Opera Scotland

Tosca 2012Scottish Opera

Read more about the opera Tosca

Scottish Opera's 2011-12 season was its fiftieth, with celebrations in order, though the tone was muted. There was a sense of relief that the company had survived recent turmoils, and the level of activity was much reduced. The full-scale productions began in the autumn with a revival of Thomas Allen's Barber of Seville staging. In the New Year there were new productions of Hansel and Gretel and The Rake's Progress, along with a welcome revival of the vintage Tosca production. In the absence of any invitation to play the main festival in 2011, the first item in the season was a staging on the Edinburgh Fringe of Weill's Seven Deadly Sins. This was followed by a third co-operation with Music Theatre Wales at the Traverse - the highly dramatic Greek. The autumn repertoire also had a medium scale tour of Orpheus in the Underworld. In January the Russian co-productions with the Conservatoire continued, with Prokofiev's Betrothal in a Monastery. There was also the expected Highlands and Islands concert party under the Opera Highlights label. In June, the company's 50th anniversary was celebrated with a single concert performance, well-cast, of those old stalwarts from days of yore, Cavalleria Rusticana and Pagliacci.

Words like 'classic' tend to be bandied about indiscriminately when a particular staging of an opera is remembered with fondness by its audiences. That is usually because a rash management has trashed an excellent production, only to replace it with one which was - well, trash. Opera companies always say that audiences underestimate the cost of reviving an old production - the sets may be worn out, moths may have got at the costumes, or the new cast of singers, all different in stature, may require completely new costumes to be made, so why repeat an old design when you can have a new concept for little more money?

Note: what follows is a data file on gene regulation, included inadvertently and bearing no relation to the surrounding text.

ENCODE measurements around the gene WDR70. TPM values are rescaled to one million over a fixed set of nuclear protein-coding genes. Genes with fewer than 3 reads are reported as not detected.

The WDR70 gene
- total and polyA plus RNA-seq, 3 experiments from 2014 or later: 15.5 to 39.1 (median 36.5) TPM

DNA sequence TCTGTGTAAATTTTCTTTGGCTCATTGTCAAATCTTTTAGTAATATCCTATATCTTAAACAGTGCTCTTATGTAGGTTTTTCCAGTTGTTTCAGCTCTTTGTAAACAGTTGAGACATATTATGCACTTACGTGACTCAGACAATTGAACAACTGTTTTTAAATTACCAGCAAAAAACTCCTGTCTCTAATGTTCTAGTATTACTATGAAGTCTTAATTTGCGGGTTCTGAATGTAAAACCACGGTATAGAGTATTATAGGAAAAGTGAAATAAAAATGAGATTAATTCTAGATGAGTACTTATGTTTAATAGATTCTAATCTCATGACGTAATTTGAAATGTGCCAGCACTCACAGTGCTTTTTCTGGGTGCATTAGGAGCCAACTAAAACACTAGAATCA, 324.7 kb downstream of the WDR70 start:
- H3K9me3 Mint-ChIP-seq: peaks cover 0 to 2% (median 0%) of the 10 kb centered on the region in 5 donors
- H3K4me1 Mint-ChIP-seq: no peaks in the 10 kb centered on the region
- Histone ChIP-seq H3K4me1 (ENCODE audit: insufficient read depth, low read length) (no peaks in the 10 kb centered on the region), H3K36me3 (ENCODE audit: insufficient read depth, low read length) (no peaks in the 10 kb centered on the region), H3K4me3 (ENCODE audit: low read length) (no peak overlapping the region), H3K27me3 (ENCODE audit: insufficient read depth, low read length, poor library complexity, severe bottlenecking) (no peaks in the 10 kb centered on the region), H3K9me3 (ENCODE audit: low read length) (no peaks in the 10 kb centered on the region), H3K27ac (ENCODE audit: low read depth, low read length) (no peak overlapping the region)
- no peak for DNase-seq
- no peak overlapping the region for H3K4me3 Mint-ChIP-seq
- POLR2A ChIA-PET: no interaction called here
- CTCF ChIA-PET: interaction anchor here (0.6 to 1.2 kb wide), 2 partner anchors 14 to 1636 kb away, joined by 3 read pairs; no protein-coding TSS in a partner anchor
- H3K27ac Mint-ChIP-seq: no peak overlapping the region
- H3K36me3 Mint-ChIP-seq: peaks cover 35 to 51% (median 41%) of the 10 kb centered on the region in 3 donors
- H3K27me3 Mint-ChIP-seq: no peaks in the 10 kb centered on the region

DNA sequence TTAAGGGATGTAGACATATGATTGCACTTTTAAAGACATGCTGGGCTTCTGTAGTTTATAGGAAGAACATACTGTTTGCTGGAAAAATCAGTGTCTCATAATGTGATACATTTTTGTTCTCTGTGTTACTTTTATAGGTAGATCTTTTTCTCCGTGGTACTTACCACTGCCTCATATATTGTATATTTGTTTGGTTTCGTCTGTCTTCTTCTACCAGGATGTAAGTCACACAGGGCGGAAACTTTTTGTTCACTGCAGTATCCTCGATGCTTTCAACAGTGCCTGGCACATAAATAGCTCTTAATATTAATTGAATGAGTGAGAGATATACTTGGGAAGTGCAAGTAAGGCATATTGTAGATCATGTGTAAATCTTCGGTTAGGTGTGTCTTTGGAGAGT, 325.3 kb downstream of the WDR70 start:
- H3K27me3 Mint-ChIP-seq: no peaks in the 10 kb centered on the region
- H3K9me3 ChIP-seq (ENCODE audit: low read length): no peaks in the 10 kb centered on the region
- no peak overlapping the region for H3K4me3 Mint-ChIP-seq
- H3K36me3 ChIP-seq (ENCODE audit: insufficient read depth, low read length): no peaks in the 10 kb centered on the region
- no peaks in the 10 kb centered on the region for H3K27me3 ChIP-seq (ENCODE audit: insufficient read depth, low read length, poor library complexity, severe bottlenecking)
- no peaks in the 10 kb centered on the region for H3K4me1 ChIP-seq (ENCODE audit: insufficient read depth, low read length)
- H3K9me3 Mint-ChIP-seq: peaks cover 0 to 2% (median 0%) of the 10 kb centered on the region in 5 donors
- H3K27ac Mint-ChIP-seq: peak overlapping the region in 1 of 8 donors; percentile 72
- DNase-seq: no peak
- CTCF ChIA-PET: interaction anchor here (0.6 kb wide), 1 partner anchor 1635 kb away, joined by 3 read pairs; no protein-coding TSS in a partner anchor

This revival was an interesting test. The staging was created in 1980 by Anthony Besch and conducted by Sir Alexander Gibson. They both continued to work on it repeatedly over the years, but both had been dead for a decade or more. The last revival in 2004 was generally expected to be the end of the road, but the company simply cannot afford to throw away a staging as good as this one. So welcome back! With a young stage director willing to subject himself to the apparent straitjacket of his predecessor's concept, the production was in safe hands. There seems no reason why it should not come back many more times - after all, Welsh National still use their sepia-tinted Joachim Herz Butterfly, and Covent Garden a wonderfully detailed John Copley Bohème, both of which are even older, and show no sign of fading away.

No-one remained from the original 1980 cast, but David Morrison, a long-serving member of the chorus, began to assume the role of Sciarrone (following Norman White's retirement) in 1990. Having sung that distinctly nasty role ever since, he now switched with ease to the sometimes comic character part of the Sacristan. Declan McCusker, by now surely a fixture as Spoletta, following Francis Egerton and John Robertson in this role, also made an impression. Of the leads, José Ferrero was making his British debut, and Susannah Glanville, a favourite with Opera North audiences, travelled to work in Scotland for the first time. Robert Poulton sang frequently with Scottish Opera early in his career, two decades aarlier, but now showed he was clearly ready for some of the big Verdi or Puccini roles up here that helped generate a major career elsewhere. How tragic that such a career should be ended by a road accident just a few months later. 

Performance DatesTosca 2012

Map List

Theatre Royal, Glasgow | Glasgow

4 May, 19.15 6 May, 16.00 8 May, 19.15 10 May, 19.15 12 May, 19.15

Eden Court Theatre | Inverness

17 May, 19.15 19 May, 19.15

Festival Theatre, Edinburgh | Edinburgh

23 May, 19.15 25 May, 19.15 27 May, 16.00 31 May, 19.15 2 Jun, 19.15

Her Majesty's Theatre, Aberdeen | Aberdeen

7 Jun, 19.30 9 Jun, 19.30

© Copyright Opera Scotland 2022

Site by SiteBuddha